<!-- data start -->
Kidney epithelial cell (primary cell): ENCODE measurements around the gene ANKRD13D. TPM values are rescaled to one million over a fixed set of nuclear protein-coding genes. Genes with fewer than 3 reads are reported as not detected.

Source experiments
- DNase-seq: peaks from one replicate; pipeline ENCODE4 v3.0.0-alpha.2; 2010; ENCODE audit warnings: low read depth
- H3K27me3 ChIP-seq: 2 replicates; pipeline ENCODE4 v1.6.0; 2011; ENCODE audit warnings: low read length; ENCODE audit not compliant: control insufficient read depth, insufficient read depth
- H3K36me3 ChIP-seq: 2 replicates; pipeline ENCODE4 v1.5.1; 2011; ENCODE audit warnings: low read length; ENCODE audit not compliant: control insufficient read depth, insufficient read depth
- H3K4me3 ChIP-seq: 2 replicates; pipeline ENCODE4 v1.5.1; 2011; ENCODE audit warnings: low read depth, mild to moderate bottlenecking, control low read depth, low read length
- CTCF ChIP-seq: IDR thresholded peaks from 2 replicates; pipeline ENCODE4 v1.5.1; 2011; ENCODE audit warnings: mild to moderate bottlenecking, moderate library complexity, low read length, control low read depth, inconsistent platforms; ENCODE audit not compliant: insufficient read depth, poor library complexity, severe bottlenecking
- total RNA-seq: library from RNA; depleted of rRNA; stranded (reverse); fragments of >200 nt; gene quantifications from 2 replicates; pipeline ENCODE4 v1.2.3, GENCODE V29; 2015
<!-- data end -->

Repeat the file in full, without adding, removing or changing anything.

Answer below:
Kidney epithelial cell (primary cell): ENCODE measurements around the gene ANKRD13D. TPM values are rescaled to one million over a fixed set of nuclear protein-coding genes. Genes with fewer than 3 reads are reported as not detected.

Source experiments
- DNase-seq: peaks from one replicate; pipeline ENCODE4 v3.0.0-alpha.2; 2010; ENCODE audit warnings: low read depth
- H3K27me3 ChIP-seq: 2 replicates; pipeline ENCODE4 v1.6.0; 2011; ENCODE audit warnings: low read length; ENCODE audit not compliant: control insufficient read depth, insufficient read depth
- H3K36me3 ChIP-seq: 2 replicates; pipeline ENCODE4 v1.5.1; 2011; ENCODE audit warnings: low read length; ENCODE audit not compliant: control insufficient read depth, insufficient read depth
- H3K4me3 ChIP-seq: 2 replicates; pipeline ENCODE4 v1.5.1; 2011; ENCODE audit warnings: low read depth, mild to moderate bottlenecking, control low read depth, low read length
- CTCF ChIP-seq: IDR thresholded peaks from 2 replicates; pipeline ENCODE4 v1.5.1; 2011; ENCODE audit warnings: mild to moderate bottlenecking, moderate library complexity, low read length, control low read depth, inconsistent platforms; ENCODE audit not compliant: insufficient read depth, poor library complexity, severe bottlenecking
- total RNA-seq: library from RNA; depleted of rRNA; stranded (reverse); fragments of >200 nt; gene quantifications from 2 replicates; pipeline ENCODE4 v1.2.3, GENCODE V29; 2015